You are what you eat isn’t just a saying. Your diet impacts your health and well-being — and there are studies to prove it.
Shawn Richardson, Director of Nutrition Services and Environmental Services at Alice Peck Day Memorial Hospital, recently took a course on nutrition and the aging brain. He already uses the Mediterranean Diet — a way of eating based on the traditional cuisines of countries bordering the Mediterranean Sea — as the basis of the hospital’s meals for patients, staff and visitors.
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“It’s a plant-based diet incorporating whole grains, vegetables, legumes, fruits, nuts, seeds,” Richardson said. “It has been shown to reduce the risk of heart disease, diabetes, and promote brain health.”
What you eat can help prevent dementia or control dementia. The Dementia Society of America also recommends the Mediterranean Diet and suggests “lowering consumption of sugary foods and drinks, processed foods, and carbohydrates” which can increase inflammation of brain cells.
Richardson provides an example. “Maybe your snack choice is a granola bar. The oats are good, the almonds are good, but once it is processed a lot of the nutrients are removed,” he said. “It’s better to eat whole foods, such as a handful of almonds.”
In addition to opting for whole foods, you should add Omega-3 (good for cell or muscle growth) rich or antioxidant (help protect your cells) rich foods to your diet, such as:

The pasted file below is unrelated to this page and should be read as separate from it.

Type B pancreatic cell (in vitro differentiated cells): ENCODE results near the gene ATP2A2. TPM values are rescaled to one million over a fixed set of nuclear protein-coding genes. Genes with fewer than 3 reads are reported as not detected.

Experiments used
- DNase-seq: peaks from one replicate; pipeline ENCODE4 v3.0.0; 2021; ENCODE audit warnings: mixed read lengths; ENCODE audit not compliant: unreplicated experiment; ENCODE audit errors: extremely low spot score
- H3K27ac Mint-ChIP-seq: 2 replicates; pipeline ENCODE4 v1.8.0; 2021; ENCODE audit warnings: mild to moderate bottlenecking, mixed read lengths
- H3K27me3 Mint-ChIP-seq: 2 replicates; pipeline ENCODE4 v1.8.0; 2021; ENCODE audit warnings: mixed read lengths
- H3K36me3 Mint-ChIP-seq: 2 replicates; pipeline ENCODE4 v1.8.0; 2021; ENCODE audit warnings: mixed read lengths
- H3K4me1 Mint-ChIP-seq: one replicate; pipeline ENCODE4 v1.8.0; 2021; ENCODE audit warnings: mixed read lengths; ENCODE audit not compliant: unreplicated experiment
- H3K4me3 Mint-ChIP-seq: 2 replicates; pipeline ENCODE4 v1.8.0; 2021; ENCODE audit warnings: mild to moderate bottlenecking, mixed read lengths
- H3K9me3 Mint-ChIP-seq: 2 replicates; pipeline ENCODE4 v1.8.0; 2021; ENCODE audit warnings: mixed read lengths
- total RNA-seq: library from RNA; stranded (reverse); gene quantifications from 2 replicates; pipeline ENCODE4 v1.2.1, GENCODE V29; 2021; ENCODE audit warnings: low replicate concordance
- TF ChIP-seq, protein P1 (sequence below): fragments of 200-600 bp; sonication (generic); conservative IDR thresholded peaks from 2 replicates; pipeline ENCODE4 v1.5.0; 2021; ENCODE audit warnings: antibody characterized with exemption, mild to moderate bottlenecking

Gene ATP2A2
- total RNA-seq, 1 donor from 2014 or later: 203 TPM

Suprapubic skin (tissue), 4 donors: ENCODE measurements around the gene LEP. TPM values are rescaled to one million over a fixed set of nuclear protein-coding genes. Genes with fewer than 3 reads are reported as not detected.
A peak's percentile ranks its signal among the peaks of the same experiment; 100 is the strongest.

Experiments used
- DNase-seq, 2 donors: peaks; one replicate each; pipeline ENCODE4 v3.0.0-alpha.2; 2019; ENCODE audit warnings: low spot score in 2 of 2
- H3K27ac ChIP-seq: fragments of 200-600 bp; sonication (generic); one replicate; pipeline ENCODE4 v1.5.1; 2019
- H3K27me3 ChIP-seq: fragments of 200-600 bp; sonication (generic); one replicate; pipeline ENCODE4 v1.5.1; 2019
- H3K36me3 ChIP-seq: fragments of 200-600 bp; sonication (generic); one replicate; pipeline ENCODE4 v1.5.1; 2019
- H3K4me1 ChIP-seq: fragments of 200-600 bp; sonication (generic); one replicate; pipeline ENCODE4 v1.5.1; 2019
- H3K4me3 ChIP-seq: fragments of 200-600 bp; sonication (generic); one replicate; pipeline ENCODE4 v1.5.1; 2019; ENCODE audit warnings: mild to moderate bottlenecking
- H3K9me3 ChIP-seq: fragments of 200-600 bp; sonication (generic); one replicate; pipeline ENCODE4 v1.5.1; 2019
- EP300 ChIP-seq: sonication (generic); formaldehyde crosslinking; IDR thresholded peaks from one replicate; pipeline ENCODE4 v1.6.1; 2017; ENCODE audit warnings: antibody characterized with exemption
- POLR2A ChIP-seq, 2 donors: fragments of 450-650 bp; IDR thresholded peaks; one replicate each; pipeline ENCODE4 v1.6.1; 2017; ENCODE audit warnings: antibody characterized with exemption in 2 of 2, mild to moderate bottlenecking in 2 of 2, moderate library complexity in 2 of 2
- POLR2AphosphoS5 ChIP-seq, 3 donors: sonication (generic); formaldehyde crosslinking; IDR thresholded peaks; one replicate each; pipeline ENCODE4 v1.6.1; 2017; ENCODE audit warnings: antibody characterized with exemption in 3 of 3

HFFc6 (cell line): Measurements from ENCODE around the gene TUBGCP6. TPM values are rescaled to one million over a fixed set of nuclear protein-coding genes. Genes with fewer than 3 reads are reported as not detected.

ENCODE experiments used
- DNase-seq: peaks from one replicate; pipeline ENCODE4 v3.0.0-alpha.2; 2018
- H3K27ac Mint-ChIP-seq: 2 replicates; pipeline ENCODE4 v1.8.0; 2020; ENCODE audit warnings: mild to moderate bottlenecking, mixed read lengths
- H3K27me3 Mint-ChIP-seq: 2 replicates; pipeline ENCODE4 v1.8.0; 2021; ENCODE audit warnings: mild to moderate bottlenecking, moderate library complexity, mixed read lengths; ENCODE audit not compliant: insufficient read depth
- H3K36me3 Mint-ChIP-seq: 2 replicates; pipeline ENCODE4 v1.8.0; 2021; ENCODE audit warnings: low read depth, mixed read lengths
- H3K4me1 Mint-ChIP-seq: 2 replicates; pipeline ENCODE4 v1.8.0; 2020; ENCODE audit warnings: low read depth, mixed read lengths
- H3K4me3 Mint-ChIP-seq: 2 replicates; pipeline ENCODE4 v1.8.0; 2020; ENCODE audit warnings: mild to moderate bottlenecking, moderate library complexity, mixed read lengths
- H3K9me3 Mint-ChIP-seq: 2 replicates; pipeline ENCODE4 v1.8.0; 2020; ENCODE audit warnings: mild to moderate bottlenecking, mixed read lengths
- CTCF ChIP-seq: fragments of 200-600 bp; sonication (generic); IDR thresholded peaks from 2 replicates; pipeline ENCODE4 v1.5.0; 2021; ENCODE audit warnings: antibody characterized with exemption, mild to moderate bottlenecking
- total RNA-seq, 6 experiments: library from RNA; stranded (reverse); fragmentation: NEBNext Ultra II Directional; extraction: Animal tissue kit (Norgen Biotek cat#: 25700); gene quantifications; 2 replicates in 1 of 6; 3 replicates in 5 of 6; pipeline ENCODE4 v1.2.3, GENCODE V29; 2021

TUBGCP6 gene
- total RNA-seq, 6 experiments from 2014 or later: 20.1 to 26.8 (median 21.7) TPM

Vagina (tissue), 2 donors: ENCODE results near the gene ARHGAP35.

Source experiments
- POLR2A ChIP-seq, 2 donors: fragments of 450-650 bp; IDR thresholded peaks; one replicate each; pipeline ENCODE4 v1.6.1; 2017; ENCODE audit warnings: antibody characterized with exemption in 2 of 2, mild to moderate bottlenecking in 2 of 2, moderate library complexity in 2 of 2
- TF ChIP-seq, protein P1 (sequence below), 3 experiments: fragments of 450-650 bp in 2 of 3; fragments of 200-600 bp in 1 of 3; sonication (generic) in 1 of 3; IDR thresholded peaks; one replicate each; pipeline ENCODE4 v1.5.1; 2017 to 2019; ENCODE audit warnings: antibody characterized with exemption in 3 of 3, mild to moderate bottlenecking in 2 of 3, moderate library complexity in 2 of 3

- Salmon or mackerel (oily fish)
- Walnuts, pistachios or macadamia nuts
- Chia seeds and/or flaxseed
- Whole fruits and vegetables
- Berries: blackberries, blueberries, and raspberries
- Fiber from foods like oats, beans, and barley
- Fermented foods, like yogurt
Processed foods — foods with added fats and oils, sugars, or refined grains — should be avoided. Also consider limiting or discontinuing these foods:
- Omega-6 foods, such as vegetable oil blends. “You do need some Omega-6 fatty acid in your diet, but too much can cause inflammation,” Richardson said. “One easy switch is to cook with olive oil, which has a higher smoke point than extra virgin olive oil, instead of vegetable oil. Avocado oil is a healthy choice, too.”
- Fructose, with one of the main offenders being high fructose corn syrup
- Sweeteners, such as agave or honey
- Dried fruit. “Choose fresh berries and citrus over dried fruits and juices,” Richardson said. “Unless you are drying the fruit yourself, there is usually some unhealthy addition to any processed food.”
It’s never too early to make a change. And, Richardson said, you don’t have to overhaul your entire diet — you can do four simple things to start:
ONE: Have a blueberry yogurt smoothie every day. Throw in some chia seeds or flaxseed for bonus Omega-3.
TWO: Eat a handful (14 halves) of walnuts as a snack.
THREE: Eat salmon twice a week.
FOUR: Cook (and bake) with olive oil.
Does this mean your favorite dark chocolate or potato chips will have to go? As long as they don’t form the basis of your diet — and healthy brain foods do — you can still have your occasional snacks.
“It’s about balance,” Richardson said. “It’s important not to think of treats as cheats. It’s okay to treat yourself. Moderation is key.”